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01.01.2016 | Original Contributions | Ausgabe 1/2016 Open Access

Obesity Surgery 1/2016

Increased Belching After Sleeve Gastrectomy

Zeitschrift:
Obesity Surgery > Ausgabe 1/2016
Autoren:
Jan S. Burgerhart, Paul C. van de Meeberg, Femke A. Mauritz, Erik J. Schoon, Johannes F. Smulders, Peter D. Siersema, André J. P. M. Smout

Abstract

Introduction

Laparoscopic sleeve gastrectomy (LSG) is considered to be an effective procedure for patients with morbid obesity. Belching is frequently reported after this procedure, but it has not been well studied in the bariatric population. This study aims to assess the changes in belching before and after sleeve gastrectomy, as measured with impedance monitoring.

Methods

In a prospective study, patients underwent 24-h pH-impedance monitoring before and 3 months after LSG. Using this technique, belches can be identified. Preoperative and postoperative upper gastrointestinal symptoms were assessed using the Reflux Disease Questionnaire (RDQ).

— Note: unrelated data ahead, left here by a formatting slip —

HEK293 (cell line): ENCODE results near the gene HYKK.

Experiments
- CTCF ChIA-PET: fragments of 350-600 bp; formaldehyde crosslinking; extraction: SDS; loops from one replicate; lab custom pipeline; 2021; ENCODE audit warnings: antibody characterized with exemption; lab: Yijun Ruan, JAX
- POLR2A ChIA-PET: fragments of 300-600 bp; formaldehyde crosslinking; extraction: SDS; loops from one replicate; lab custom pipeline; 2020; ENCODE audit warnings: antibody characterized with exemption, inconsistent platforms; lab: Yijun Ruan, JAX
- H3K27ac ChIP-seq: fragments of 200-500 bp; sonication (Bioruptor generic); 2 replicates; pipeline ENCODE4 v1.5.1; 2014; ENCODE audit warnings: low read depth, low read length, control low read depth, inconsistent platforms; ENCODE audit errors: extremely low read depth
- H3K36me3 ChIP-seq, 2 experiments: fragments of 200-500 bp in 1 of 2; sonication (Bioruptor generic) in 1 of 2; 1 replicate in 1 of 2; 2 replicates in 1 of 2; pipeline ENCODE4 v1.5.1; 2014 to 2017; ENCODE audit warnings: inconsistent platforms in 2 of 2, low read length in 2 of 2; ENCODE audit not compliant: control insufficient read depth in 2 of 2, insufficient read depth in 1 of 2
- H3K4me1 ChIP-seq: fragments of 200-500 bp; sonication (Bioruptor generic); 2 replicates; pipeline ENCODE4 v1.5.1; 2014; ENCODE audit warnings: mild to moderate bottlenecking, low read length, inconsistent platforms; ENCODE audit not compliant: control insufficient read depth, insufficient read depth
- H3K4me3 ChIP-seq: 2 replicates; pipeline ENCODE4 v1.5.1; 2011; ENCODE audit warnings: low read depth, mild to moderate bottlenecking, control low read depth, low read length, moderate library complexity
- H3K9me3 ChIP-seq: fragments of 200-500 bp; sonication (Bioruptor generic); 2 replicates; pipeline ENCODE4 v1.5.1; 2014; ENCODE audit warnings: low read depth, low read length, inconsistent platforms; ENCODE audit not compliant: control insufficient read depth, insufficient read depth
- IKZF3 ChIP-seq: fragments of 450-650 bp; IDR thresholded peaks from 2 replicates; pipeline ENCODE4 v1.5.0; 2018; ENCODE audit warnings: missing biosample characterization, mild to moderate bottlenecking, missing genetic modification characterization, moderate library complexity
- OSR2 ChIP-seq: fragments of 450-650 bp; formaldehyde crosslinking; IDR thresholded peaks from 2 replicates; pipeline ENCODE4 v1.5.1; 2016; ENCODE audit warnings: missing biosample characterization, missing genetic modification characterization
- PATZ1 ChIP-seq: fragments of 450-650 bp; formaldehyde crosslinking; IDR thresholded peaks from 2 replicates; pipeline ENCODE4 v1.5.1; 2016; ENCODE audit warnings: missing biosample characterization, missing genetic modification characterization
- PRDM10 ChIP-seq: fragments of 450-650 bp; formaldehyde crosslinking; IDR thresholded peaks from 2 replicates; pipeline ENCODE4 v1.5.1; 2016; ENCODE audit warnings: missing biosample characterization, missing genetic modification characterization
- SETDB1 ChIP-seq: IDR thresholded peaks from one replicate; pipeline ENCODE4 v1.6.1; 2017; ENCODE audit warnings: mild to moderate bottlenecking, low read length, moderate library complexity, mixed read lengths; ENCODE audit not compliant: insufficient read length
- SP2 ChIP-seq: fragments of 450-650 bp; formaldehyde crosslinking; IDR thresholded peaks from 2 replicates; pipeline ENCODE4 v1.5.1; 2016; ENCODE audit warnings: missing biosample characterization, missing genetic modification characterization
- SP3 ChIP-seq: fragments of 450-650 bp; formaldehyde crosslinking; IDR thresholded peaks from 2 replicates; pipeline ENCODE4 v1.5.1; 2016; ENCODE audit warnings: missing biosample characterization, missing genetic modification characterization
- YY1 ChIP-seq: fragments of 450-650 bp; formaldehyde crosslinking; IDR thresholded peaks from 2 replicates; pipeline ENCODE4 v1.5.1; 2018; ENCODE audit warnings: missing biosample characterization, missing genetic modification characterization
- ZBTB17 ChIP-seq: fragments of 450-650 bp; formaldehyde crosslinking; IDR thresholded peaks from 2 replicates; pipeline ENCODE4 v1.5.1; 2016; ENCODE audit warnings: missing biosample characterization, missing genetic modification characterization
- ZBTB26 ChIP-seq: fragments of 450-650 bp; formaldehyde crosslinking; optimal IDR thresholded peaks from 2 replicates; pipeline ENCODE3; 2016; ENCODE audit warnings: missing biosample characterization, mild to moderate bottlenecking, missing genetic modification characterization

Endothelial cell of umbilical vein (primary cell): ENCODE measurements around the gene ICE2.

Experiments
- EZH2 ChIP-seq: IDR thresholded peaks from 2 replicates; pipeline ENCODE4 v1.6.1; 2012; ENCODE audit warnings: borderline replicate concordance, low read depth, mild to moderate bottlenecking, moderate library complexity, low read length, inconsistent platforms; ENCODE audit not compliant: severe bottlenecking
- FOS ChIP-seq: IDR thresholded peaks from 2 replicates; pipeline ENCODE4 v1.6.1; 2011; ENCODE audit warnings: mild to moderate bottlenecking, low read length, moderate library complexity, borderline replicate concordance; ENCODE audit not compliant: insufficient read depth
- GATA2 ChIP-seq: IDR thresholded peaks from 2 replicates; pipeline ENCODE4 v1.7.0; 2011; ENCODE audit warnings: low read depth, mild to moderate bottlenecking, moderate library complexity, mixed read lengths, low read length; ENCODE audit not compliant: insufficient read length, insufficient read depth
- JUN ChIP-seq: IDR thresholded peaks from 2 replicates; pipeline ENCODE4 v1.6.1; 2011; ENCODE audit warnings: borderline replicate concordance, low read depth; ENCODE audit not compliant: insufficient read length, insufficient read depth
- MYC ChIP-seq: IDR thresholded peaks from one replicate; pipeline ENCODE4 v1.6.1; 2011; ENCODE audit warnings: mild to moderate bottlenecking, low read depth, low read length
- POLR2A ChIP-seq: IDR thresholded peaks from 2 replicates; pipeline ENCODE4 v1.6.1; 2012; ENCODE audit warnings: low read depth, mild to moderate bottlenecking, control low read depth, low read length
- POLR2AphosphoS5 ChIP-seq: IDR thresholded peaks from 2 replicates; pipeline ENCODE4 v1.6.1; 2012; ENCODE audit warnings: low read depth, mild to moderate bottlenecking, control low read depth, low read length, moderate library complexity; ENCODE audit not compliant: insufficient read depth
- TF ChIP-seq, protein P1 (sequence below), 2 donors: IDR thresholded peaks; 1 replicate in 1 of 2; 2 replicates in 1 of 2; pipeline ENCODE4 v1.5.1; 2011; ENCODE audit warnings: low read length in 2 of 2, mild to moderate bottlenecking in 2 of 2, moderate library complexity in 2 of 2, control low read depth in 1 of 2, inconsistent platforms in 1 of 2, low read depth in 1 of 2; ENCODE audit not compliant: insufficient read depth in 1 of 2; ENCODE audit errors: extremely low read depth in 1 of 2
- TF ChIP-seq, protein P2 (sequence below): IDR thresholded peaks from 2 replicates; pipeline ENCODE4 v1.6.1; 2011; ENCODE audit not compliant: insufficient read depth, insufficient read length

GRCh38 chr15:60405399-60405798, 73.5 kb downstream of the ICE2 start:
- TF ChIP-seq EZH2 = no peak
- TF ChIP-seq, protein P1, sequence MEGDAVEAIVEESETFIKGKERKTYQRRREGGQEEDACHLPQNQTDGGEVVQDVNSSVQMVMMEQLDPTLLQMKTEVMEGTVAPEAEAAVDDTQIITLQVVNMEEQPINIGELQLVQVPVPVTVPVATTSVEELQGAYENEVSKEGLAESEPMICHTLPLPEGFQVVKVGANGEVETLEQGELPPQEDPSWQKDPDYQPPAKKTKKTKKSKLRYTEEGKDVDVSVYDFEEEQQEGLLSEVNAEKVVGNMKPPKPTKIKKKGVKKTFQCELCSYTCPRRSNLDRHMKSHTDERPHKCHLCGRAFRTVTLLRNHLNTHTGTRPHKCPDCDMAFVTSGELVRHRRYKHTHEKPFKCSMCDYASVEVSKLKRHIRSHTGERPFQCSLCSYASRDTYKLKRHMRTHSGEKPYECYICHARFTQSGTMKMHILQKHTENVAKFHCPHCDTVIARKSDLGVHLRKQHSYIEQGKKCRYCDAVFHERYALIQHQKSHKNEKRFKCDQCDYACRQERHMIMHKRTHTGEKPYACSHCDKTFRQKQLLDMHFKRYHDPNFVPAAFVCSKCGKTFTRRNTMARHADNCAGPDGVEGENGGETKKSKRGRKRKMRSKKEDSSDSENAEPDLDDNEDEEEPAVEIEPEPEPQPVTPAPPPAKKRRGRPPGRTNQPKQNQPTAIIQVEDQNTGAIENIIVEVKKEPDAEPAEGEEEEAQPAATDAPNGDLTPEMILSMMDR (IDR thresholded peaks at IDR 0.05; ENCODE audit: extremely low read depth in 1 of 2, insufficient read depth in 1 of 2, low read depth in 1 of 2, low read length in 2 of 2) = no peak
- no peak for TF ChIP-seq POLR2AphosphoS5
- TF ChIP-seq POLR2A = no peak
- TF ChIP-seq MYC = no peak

Results

Fifteen patients (1 M/14 F, mean age 42.2 ± 11.0 years, mean weight 134.5 ± 21.1 kg, mean BMI 46.4 ± 6.0 kg/m2) participated in this study. Belching occurred significantly more often after LSG, with an increase in symptom score from 2.9 ± 2.6 before to 5.3 ± 3.5 3 months after LSG (p = 0.04). The total number of gastric belches increased from 29.7 ± 11.7 before to 59.5 ± 38.3/24 h 3 months after LSG (p = 0.03). The total number of supragastric belches did not change after LSG. The number of swallows decreased from 746.9 ± 302.4 before to 555.7 ± 172.5 3 months after the procedure (p = 0.03). The number of air swallows tended to decrease (p = 0.08).
Esophageal acid exposure increased significantly, from 3.7 ± 2.9 % before to 12.6 ± 10.5 % after LSG (p = 0.01).

Conclusion

Subjectively (as reported by patients) and objectively (as measured by impedance monitoring), an increase in gastric belches is seen after LSG, while the number of (air) swallows tends to decrease after the procedure and the incidence of supragastric belches remains constant. The altered anatomy as well as increased gastroesophageal reflux after LSG may play a role in the increase of belching.

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